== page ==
Kendall Grove bested Ikuhisa Minowa at ProElite 3. | Photo: Dave
Playing off his nine-inch height and 7.5-inch reach advantage,
had no problems with Ikuhisa
Grove (14-9) dictated the standup and dominated Minowa on the mat,
as he claimed a lopsided unanimous decision against the 2009 Dream
Super Hulk grand prix winner in the ProElite
3 headliner on Saturday at the Neil S. Blaisdell Center in
All three cageside judges scored it 30-27 for the 29-year-old
Hawaiian. The defeat snapped Minowa’s five-fight winning streak and
spoiled the Pride Fighting Championships veteran’s debut on
Grove cruised against Minowa.
Grove stuck Minowa (52-33-8) with straight rights,
jabs and intermittent front kicks to the body. Outside of a
first-round takedown, he stayed off his back and out of the
Japanese professional wrestler’s wheelhouse, steering clear of the
vaunted leg locks for which “Minowaman” has become known.
Rounds two and three were decidedly one-sided, as Grove thwarted
takedowns, assumed top position, threatened with chokes and
attacked with elbows to the body and punches to the head. His body
triangle was particularly effective, as his long legs allowed him
to remain attached to Minowa’s back for vast stretches of the
fight. Still, Grove’s inability to end it proved frustrating.
“I was trying to finish him, but from the back, he’s tough; he
defends well,” he said. “I should have finished him.”
Grove, who won Season 3 of “The Ultimate Fighter” reality series,
has rattled off back-to-back wins since being released by the
Ultimate Fighting Championship.
“I’m a fighter. I’ll fight whoever you want me to fight,” he said.
“That’s my job. I don’t duck guys.”
McMann bullied Akano.
Repeated takedowns, strategic ground-and-pound and
impeccable submission defense carried 2004 Olympic silver medalist
to a unanimous decision over Japanese judoka Hitomi
in the co-main event. McMann (5-0) swept the scorecards
by identical 30-27 counts.
Akano (18-9), who entered the cage on a two-fight winning streak,
had no answer for the South Carolinian’s world-class wrestling
skills. McMann struck for multiple takedowns in all three rounds,
mounted Akano in the second round and kept the Abe Ani Combat Club
representative pinned to the mat for much of the 15-minute
encounter. She also picked her sports with some thudding punches
from top position.
To her credit, Akano fished relentlessly for submissions, primarily
triangle chokes and armbars, but failed to crack the decorated
American wrestler’s defensive code.
Martinez outworked Griffin.
Infinite MMA representative Ryan
advanced to the final of the ongoing ProElite
heavyweight grand prix with, capturing a unanimous verdict from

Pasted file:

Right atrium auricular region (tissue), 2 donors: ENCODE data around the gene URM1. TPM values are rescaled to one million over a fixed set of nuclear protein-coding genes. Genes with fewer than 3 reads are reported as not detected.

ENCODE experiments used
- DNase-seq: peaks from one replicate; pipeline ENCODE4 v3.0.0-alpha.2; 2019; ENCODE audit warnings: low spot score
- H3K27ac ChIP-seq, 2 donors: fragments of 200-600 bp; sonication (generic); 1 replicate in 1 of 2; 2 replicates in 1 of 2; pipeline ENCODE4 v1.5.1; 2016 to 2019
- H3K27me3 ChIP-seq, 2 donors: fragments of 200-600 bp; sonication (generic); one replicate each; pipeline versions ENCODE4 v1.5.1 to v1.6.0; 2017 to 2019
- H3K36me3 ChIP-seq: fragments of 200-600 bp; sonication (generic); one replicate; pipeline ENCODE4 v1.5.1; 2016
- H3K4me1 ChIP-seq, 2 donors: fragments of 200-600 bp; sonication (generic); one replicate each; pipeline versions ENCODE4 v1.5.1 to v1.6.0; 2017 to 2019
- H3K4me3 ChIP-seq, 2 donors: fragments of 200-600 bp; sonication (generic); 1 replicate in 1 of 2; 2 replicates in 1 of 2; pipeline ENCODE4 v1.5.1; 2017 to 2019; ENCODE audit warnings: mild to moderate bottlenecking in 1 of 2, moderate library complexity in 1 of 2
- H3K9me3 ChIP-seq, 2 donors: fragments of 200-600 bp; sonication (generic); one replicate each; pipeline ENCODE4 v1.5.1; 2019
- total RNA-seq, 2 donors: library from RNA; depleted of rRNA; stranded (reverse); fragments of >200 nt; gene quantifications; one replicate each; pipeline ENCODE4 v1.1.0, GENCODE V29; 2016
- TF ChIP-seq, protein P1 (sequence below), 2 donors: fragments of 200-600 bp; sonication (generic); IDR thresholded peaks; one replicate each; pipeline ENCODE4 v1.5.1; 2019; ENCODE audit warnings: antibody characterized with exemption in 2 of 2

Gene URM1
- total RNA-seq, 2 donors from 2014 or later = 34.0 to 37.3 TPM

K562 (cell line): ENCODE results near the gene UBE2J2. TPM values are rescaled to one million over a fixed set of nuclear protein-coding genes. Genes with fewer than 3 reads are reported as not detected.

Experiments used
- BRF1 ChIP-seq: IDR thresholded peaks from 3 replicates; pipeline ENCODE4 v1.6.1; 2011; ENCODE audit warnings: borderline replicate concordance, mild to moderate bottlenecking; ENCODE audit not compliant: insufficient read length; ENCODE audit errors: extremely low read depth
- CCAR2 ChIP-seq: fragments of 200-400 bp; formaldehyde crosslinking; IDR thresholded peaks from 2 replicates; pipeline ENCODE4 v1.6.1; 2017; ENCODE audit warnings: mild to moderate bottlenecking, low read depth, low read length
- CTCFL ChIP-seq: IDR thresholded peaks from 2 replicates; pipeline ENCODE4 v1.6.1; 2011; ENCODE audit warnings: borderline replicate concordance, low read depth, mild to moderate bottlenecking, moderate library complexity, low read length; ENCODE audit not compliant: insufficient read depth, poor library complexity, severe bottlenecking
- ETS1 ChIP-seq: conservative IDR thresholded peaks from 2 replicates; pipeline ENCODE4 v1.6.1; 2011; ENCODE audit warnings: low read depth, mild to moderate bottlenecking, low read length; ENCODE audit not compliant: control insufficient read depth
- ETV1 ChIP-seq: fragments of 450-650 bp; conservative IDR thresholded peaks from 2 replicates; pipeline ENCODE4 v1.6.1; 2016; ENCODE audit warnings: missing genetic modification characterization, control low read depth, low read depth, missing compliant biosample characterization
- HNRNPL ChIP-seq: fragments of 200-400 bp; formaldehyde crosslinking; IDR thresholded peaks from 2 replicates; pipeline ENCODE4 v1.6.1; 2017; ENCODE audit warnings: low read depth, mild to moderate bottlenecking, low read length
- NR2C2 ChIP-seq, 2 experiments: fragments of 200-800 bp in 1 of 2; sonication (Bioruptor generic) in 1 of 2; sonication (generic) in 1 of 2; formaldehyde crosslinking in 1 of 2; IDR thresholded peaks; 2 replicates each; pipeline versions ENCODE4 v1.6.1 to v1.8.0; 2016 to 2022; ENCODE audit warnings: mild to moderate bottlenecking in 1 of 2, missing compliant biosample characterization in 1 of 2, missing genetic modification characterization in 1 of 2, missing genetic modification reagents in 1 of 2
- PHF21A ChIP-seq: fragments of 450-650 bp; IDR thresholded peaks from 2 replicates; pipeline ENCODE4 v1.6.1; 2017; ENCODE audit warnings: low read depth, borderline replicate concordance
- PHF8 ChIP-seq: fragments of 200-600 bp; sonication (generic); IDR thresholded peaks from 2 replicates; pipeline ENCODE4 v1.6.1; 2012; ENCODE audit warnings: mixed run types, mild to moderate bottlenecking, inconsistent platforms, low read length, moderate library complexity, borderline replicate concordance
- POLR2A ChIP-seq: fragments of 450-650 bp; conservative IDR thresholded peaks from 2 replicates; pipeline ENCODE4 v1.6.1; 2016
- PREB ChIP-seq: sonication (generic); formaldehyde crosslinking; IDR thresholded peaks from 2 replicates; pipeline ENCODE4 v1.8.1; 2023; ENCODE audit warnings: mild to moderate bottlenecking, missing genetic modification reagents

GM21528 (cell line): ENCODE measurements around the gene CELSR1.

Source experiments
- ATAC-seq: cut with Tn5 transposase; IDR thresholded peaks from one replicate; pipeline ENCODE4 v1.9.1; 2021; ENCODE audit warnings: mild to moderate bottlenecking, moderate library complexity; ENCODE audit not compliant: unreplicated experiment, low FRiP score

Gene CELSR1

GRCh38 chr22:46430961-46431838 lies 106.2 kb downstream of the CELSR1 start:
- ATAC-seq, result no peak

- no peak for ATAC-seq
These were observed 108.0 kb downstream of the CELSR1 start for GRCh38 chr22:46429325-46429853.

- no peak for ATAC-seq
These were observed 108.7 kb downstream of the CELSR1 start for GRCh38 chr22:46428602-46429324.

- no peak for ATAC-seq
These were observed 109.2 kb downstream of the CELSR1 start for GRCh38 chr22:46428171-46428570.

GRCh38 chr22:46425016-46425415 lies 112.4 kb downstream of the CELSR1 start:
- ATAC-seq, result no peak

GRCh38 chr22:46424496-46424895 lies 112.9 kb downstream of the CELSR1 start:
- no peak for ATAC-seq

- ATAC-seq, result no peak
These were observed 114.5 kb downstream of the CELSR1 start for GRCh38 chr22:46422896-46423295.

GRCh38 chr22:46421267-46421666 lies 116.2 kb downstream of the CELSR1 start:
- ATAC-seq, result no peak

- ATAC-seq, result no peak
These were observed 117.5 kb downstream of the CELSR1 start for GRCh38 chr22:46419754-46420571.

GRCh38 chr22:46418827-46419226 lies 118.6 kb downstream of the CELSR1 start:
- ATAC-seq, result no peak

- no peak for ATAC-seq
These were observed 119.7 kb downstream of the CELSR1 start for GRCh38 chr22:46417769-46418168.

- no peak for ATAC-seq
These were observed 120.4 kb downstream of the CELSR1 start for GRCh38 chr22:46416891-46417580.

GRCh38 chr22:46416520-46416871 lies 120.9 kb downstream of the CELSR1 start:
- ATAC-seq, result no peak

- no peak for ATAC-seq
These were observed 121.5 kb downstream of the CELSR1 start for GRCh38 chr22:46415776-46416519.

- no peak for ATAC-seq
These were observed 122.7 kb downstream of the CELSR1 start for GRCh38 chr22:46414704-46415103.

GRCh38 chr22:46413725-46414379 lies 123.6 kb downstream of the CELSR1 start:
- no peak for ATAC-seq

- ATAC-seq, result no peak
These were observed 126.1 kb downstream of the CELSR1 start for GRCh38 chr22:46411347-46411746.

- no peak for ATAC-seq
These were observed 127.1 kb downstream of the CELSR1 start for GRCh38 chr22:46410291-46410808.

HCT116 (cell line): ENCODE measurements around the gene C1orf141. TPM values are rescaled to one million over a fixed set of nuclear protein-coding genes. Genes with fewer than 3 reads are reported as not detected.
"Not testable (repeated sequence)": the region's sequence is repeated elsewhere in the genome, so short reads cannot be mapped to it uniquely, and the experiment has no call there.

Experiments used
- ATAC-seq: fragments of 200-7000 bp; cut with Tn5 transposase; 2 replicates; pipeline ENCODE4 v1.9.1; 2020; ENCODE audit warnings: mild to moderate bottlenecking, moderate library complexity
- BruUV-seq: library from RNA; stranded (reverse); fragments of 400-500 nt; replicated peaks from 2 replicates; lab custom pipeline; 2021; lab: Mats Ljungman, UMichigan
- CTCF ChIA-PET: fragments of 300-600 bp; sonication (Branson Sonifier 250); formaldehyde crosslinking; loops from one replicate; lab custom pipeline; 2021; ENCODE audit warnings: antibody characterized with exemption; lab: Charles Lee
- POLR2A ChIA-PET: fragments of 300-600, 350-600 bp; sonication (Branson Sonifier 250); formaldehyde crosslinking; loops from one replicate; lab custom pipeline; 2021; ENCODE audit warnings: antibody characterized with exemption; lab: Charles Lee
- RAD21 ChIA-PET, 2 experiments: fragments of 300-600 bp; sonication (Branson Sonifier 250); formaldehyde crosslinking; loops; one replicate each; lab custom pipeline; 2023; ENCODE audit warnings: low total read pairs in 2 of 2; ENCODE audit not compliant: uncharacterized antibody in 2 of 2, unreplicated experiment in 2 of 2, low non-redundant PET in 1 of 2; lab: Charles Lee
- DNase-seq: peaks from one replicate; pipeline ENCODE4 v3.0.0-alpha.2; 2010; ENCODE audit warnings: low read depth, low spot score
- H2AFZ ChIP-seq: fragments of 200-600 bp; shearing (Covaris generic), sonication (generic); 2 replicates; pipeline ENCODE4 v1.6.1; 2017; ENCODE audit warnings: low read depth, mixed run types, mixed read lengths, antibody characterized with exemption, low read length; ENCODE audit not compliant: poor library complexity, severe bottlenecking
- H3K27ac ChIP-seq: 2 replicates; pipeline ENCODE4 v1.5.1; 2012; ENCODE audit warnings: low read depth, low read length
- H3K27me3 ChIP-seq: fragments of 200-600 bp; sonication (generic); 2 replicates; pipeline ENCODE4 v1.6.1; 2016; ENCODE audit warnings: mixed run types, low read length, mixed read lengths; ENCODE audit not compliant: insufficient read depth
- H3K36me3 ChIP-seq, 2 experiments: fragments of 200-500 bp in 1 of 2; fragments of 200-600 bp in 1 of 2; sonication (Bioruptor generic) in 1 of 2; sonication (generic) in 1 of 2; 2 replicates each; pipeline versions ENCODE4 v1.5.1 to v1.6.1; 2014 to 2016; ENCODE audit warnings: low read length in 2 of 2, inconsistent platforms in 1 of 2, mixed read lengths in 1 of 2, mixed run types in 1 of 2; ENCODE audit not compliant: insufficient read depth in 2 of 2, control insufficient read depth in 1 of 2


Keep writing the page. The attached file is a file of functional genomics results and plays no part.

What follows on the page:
. All three cageside judges scored it for Martinez
(7-1): 29-28, 30-27 and 30-27).
On a five-fight winning streak, Martinez fed Griffin a steady diet
of powerful leg kicks, damaging the inside and outside of Griffin’s
lead thigh. Bruising was visible. The 29-year-old worked in
occasional jabs and body kicks, as he opened a small cut near
Griffin’s right eye in the first round and wobbled him with a
counter right hook in the third.
Griffin tried but failed to bait his opponent into a firefight, as
Martinez let his hands and feet work, stayed true to his game plan
and cruised to a one-sided decision.
Odoms outlasted Heun.
Martinez will face undefeated San Antonio police
in the grand prix final. The 36-year-old Odoms (7-0)
submitted Jake Heun
a neck crank 1:56 into the second round of their back-and-forth
Odoms fought through a pair of takedowns, three mounts, multiple
submission attempts and some heavy ground-and-pound against Heun
(2-2), a Jeremy Horn
protégé who failed to maintain a sustainable pace. With fatigue
overtaking him, Heun slipped off his opponent’s back in the second
round, and Odoms capitalized. He moved to a dominant position,
secured the neck and, with it, his first submission as a
Cummins finished Edwards.
Heavyweight prospect Patrick
kept his unbeaten professional record intact, as he
with a first-round arm-triangle choke. Edwards (2-1)
asked out of the fight 4:01 into round one.
Cummins (2-0), a two-time NCAA All-American wrestler at Penn State
University, dominated from the start. The Reign MMA representative
scored with a takedown inside the first 30 seconds, unleashed his
ground-and-pound, passed guard without much resistance and
eventually mounted the Hawaiian. From there, Cummins locked in the
arm-triangle choke, cleared Edwards’ legs and awaited the
In other action, Chris Leben
Schermerhorn knocked out Kaleo
Gambill with a wicked left hook 45 seconds into the first
round; Dream veteran Tatsuya
Mizuno submitted Ilima
Maiava with an arm-triangle choke 1:47 into round two of their
light heavyweight duel; Toby Misech
Saito on knees 1:53 into the first round; Collin Mansansas
needed a little more than two minutes to submit Bryson
Kamaka, closing out the Strikeforce veteran 2:27 into round
one; and Sean Rush
coaxed a tapout from Jaymes
Schulte 2:37 into the first round, nailing down the submission
with a rear-naked choke.
view original article >>